It is not by chance that we remain after being dispossessed of land, denied from practicing culture and language, and experiencing systemic oppression. Resilience, devotion, and strategy have aided YDSP to build, rebuild, reconstitute community, and endure. We must call upon our Indigenous wisdom so as to release ourselves from colonial conceptions and trauma so that we may resurge in full force. 

The PUEBLO Analysis regards traditional Pueblo values and paradigms and considers strategies and capacity-building to navigate contemporary issues. The analysis acknowledges that participatory engagement is deep-seated upon Pueblo governance and seeks to garner expertise from within the community by engaging elders, leaders, traditionalists, and citizens. 

Moreover, it supports the youths’ ability to contribute and be vested in their future. As an internal tool, it guides Tigua youth to garner from foundational Pueblo ways of knowing. The PUEBLO analogy connects the vital Pueblo values of Painting, Underneath, East, Balance, Love, and Offerings. As a Pueblo model, it reminds us that we must: 

  • Consider our beauty as Pueblo people, 
  • Be rooted in a Pueblo way of life, 
  • Call upon natural elements of the earth, sun, and water that support life,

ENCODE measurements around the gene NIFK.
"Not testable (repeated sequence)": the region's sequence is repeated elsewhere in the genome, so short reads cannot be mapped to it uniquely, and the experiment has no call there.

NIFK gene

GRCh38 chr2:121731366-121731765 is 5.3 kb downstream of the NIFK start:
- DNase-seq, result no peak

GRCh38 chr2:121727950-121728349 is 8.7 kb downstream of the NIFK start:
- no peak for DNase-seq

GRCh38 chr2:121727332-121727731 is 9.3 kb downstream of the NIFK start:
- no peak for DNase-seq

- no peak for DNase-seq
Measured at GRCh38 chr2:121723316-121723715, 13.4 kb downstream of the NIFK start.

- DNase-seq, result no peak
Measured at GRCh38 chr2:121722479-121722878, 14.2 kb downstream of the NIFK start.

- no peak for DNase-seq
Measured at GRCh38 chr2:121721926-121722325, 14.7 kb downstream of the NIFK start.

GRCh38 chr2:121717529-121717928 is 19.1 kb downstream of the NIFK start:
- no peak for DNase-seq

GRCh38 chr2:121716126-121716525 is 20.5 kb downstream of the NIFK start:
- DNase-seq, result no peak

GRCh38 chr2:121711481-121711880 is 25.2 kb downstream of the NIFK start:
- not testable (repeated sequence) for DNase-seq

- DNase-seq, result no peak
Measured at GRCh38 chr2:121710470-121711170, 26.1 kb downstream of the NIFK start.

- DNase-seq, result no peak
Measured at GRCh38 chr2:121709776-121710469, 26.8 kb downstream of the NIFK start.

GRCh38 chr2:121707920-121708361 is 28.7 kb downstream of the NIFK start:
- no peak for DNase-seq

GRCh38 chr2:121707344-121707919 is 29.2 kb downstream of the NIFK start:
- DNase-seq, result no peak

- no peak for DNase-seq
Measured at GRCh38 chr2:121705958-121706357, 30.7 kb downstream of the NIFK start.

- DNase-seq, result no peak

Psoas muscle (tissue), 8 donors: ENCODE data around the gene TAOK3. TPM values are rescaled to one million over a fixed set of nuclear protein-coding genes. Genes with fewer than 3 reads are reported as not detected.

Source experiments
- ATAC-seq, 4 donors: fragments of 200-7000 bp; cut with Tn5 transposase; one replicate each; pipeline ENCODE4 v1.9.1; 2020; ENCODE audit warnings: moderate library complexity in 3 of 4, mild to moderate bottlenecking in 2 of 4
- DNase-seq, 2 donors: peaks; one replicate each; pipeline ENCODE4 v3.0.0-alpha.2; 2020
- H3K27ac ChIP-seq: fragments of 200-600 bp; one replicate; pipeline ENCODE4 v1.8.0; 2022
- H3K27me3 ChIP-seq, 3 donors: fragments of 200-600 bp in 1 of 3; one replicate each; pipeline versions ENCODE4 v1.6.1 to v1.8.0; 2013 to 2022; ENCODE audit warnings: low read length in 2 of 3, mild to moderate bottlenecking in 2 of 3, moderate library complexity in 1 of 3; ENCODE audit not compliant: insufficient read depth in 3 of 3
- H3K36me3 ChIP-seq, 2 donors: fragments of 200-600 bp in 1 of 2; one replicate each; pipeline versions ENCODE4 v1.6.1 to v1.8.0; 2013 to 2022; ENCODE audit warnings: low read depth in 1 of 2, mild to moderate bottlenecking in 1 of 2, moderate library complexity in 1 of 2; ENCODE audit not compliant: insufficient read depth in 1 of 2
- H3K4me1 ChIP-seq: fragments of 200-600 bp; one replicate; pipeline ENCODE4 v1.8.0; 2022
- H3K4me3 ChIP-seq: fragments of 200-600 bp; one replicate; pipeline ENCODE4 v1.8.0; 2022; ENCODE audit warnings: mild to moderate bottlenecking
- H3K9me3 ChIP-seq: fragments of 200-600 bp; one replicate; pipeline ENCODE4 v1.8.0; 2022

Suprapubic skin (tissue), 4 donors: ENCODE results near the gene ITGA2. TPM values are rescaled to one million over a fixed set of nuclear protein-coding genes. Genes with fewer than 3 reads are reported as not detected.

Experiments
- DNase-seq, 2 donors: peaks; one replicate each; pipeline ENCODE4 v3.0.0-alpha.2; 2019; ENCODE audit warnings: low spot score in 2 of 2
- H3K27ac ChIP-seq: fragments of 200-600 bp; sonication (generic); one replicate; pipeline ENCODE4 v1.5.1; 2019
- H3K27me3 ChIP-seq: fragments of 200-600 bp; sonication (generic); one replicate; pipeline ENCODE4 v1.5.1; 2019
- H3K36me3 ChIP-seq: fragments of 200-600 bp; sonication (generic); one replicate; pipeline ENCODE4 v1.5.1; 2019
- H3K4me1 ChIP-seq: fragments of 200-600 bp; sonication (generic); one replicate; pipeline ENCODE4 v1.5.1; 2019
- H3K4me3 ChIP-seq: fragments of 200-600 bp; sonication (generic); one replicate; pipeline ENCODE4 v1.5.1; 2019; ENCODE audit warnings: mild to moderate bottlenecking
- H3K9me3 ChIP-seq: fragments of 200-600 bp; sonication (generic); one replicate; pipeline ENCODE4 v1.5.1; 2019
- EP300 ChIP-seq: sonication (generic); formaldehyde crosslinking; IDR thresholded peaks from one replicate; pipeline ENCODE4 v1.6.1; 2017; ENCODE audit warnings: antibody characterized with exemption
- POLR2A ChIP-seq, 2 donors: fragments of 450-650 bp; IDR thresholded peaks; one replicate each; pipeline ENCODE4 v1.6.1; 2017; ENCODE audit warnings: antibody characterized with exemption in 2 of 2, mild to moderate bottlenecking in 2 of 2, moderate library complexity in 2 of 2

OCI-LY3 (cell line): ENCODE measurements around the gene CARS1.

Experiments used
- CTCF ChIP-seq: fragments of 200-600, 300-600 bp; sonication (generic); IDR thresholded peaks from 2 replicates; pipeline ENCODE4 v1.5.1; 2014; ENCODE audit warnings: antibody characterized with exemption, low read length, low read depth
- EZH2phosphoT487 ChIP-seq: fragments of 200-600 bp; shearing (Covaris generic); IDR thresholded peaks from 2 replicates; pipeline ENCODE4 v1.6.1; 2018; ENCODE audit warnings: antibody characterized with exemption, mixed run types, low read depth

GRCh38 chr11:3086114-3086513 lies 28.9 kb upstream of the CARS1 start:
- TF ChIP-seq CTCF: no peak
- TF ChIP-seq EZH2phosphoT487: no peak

• Recall the creation stories, 
  • Define for ourselves what nationhood and self-governance looks like at YDSP, 
  • Appreciate and care for one another, 
  • Recognize the gifts of the grandfathers, and 
  • Reciprocate by offering oneself. 

The Analysis cleverly integrates strategic principles of community engagement, data collection, and planning into the assessment of programmatic outcomes and impacts. As an analysis model, it fosters programmatic transparency and accountability. By redesigning the framework of the Strengths, Weaknesses, Opportunities, and Threats (SWOT) Analysis, the PUEBLO Analysis supports culturally appropriate strategic orientation in a manner that instills Pueblo-determined positive action. What is more, design contributions are driven by upandcoming Indigenous and young Tigua leadership. 

The PUEBLO Analysis recognizes that Tigua systems of governance and programs that provide for the people must breathe life into community. It empowers the Pueblo’s youth so that they may gain skillsets to move community forward in a culturally sustained and economically secure manner. The ancestors have sent their blessings. We must be smart and strategic, but also listen to our hearts and hear their whispers.